Feeling lost after losing Mum to a long cancer battle

I’m sorry if this becomes a bit of a ramble, I haven’t really been able to get many of these feelings out yet. I wonder if anyone else has experienced grief in this way?

I lost my Mum in early 2023 following an 8 year battle with metastatic breast cancer. She was 63, I am 30. Her last years since her diagnosis were boring really, most of them spent living a fairly normal life around “management” drug treatments and radiotherapy. Covid messed up a lot of the plans she had with my dad to travel and enjoy the time she had, especially after she became reluctant to leave the house following the pandemic. We went through phases of her feeling unwell and well again over the years, and I think I had persuaded myself that the swings would just go on and on forever. While at the same time I spent years anticipating losing her, thinking about what it would be like.

I used to feel guilty if I became emotional at work, because it was going on for so long. Surely people were bored of me using the “my mum has terminal cancer” line after 8 years? To the point where sometimes I felt like I was using it as an excuse for having a bad week, and that maybe people thought I was lying as it just seemed to go on and on and on.

Only in the last few weeks of her life did it really feel like she would leave us, with her declining very rapidly - treatment was cancelled one Wednesday as she felt tired, and by the next Tuesday she had passed. Even with 8 years of knowledge that the day would come, it felt so incredibly sudden, and I didn’t get a proper goodbye.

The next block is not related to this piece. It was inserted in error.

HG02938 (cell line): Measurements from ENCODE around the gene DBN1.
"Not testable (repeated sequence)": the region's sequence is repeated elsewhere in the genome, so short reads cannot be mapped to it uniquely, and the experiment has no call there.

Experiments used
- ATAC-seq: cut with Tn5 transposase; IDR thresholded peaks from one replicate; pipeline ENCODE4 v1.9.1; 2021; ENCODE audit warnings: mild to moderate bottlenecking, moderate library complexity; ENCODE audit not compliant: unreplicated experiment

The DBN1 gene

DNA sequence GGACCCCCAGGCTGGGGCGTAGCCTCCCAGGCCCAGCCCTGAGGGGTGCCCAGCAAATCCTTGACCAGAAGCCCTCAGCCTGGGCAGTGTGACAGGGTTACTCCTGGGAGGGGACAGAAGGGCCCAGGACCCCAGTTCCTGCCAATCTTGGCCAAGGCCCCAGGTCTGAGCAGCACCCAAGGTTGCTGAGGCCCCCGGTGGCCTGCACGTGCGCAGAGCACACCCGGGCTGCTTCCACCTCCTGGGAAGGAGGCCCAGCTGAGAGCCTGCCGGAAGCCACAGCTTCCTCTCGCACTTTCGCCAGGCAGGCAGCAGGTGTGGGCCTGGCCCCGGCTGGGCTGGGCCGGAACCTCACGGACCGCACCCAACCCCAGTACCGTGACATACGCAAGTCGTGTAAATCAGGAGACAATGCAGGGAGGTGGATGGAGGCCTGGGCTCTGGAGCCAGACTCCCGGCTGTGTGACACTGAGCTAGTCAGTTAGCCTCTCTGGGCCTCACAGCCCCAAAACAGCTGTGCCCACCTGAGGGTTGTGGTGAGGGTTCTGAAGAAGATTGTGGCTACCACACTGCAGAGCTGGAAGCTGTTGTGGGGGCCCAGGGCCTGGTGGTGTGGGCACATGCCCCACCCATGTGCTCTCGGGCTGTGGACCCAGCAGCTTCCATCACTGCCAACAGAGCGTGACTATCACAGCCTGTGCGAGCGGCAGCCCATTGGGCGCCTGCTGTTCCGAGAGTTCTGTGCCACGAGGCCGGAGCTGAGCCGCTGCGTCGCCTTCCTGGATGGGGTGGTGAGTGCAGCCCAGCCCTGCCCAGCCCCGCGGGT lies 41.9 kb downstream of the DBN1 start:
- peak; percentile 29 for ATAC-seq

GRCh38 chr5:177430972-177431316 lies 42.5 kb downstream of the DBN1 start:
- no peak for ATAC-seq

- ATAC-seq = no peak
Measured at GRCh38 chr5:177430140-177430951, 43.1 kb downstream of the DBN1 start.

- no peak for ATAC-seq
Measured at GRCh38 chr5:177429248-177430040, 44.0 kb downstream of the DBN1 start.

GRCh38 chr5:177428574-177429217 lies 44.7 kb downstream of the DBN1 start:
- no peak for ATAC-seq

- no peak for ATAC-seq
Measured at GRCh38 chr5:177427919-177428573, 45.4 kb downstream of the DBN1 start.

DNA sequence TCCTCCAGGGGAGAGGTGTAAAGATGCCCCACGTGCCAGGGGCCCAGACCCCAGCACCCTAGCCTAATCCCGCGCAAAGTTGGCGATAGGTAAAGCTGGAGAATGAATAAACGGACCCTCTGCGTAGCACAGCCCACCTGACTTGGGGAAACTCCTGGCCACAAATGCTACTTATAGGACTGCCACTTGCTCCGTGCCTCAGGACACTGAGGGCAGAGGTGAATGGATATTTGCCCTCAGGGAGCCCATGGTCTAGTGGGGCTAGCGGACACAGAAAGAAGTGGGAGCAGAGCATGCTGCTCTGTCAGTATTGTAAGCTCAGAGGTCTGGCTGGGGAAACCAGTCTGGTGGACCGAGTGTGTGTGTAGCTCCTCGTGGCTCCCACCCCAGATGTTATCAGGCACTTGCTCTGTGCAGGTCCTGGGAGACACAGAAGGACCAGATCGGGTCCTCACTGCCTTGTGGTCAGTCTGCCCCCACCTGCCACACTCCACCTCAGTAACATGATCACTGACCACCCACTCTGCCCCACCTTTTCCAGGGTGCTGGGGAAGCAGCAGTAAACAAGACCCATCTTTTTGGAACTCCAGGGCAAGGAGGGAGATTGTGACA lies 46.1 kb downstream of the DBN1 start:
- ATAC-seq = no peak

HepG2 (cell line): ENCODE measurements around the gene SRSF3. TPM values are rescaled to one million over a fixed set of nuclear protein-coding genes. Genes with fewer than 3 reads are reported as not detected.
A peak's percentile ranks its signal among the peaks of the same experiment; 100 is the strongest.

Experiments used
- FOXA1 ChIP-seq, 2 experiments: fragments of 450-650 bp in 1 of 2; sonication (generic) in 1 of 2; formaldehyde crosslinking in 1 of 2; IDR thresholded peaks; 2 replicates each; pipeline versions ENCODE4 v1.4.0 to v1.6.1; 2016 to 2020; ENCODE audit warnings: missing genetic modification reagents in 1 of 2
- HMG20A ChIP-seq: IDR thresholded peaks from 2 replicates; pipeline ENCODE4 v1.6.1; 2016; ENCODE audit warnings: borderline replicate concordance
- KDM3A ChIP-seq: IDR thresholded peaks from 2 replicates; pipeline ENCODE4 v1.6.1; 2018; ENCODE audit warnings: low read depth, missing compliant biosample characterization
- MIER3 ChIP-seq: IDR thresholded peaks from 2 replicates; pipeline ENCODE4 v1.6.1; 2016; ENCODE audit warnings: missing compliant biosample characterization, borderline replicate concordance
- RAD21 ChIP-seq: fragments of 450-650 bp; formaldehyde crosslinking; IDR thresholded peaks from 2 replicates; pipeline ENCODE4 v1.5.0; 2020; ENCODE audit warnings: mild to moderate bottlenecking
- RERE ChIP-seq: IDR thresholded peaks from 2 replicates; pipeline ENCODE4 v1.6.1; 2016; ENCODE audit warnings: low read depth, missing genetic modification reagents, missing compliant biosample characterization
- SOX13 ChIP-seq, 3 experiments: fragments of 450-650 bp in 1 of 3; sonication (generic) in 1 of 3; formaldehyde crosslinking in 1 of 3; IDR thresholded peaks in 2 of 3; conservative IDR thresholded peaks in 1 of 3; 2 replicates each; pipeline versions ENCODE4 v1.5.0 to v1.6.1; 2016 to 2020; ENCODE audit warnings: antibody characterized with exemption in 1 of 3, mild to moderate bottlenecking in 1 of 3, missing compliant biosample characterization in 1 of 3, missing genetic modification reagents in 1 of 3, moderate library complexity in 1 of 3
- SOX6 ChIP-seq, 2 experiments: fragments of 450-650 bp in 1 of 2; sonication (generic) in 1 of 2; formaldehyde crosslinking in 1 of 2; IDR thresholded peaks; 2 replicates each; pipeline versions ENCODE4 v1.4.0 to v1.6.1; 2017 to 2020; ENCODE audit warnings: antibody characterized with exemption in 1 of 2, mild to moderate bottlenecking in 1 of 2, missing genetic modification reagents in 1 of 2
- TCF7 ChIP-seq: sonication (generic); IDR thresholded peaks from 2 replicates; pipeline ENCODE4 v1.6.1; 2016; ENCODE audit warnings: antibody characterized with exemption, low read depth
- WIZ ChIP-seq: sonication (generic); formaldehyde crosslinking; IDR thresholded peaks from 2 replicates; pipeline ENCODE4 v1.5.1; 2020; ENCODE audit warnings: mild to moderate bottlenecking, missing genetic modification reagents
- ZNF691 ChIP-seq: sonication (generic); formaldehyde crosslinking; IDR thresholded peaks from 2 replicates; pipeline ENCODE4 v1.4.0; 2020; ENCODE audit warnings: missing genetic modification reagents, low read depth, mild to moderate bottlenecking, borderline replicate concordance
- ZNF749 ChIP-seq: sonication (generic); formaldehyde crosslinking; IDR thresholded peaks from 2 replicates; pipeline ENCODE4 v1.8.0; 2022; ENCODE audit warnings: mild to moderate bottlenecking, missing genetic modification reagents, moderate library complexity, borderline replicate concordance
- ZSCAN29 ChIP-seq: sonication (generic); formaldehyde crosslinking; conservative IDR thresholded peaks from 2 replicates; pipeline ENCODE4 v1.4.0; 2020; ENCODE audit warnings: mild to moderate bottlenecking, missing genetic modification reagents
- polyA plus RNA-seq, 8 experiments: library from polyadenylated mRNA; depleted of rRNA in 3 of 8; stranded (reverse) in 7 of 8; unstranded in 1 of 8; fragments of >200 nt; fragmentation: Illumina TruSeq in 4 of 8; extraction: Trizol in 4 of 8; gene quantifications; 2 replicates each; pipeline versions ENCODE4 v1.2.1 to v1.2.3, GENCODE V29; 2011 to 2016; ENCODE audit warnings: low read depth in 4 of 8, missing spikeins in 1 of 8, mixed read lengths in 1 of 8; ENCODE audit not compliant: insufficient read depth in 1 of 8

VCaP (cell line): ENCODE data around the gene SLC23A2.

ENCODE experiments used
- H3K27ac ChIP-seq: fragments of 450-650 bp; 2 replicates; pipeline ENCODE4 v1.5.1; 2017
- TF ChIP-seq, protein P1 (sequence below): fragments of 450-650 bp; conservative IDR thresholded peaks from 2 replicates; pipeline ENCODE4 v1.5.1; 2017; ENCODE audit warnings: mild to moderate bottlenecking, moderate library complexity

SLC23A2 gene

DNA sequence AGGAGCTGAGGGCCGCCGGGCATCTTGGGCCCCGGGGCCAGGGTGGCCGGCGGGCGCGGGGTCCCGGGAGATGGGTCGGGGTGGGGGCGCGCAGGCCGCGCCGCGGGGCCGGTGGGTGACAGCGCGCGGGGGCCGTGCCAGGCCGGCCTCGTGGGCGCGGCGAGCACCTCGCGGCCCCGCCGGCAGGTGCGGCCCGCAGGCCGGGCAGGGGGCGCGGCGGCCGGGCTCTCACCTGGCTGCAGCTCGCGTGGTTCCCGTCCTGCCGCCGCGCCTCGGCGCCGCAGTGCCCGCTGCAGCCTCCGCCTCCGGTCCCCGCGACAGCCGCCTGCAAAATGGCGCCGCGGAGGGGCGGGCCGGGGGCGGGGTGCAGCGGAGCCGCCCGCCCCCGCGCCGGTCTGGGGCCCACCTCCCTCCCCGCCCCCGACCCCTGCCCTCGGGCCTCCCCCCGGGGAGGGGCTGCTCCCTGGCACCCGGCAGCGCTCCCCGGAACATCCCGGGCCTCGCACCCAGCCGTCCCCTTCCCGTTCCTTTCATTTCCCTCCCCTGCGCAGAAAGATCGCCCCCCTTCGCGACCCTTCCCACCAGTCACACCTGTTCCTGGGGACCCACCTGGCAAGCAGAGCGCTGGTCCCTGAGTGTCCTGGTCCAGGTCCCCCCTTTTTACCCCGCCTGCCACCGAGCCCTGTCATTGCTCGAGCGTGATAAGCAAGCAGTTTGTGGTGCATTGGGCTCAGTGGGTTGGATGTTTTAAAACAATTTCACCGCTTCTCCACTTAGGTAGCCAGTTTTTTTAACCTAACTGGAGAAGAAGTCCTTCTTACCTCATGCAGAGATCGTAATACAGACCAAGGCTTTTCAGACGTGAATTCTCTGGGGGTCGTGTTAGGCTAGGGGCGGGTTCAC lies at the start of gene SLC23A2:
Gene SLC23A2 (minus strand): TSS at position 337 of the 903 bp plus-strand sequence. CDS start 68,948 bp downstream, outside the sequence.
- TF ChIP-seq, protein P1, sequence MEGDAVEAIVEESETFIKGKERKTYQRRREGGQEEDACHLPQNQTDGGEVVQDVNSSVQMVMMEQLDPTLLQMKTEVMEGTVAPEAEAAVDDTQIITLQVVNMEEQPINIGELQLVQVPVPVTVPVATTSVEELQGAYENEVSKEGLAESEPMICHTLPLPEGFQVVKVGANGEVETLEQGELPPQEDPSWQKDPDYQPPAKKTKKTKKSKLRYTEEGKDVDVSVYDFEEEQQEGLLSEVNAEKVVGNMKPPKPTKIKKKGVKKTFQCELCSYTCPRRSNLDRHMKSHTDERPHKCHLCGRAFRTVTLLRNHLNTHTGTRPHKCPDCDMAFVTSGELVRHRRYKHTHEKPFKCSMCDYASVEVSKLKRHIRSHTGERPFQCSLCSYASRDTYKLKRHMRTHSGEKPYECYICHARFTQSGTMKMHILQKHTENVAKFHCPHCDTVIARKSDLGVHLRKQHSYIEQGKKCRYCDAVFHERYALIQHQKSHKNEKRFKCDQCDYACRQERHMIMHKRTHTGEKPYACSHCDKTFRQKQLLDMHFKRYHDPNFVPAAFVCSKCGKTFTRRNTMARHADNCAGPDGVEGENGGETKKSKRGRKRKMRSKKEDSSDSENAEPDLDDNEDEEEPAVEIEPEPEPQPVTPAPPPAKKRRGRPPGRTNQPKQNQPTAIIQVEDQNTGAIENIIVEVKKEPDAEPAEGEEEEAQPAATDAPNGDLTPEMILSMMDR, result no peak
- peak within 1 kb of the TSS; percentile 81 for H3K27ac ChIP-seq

She always insisted that my brothers and I carry on as normal, refusing when we offered to move home or take time off from work. She also refused to talk about her own death, we never discussed anything relating to our feelings about it. After her cancelled treatment and transfer to home palliative care, I still thought we would have time to talk about things, but she was tired and stubborn - at no point did she talk about the fact she was dying. I have spent many hours wondering if she was scared, or if she was ready to go.

My grief feels weird. I have been anticipating these feelings for so long that now it feels like none of it is real, an anticlimax as it were. One of her symptoms was to nearly completely lose her voice due to a growth near her saliva ducts - so I hadn’t had a proper “chit chat” conversation with her in nearly a year. We hadn’t gone out and had a day out together since before covid. Mets on her brain made her grumpy and prone to spacing out of conversations - most noticably when I got engaged in 2022 and she barely reacted for several hours. I’ve been missing those normal interactions for much longer than the 3 months it has been since she died.

Sometimes it feels like she was never even here at all, when I struggle to recall times that I wasn’t anticipating her death. When I can’t remember the last time her cancer wasn’t on my mind during an interaction with her, can’t remember the last time there wasn’t a cloud over the family home. People talk about the amazing memories they have, but so much of my relationship with her was defined by her cancer, by the 26 years since she was first diagnosed with breast cancer when she was 37.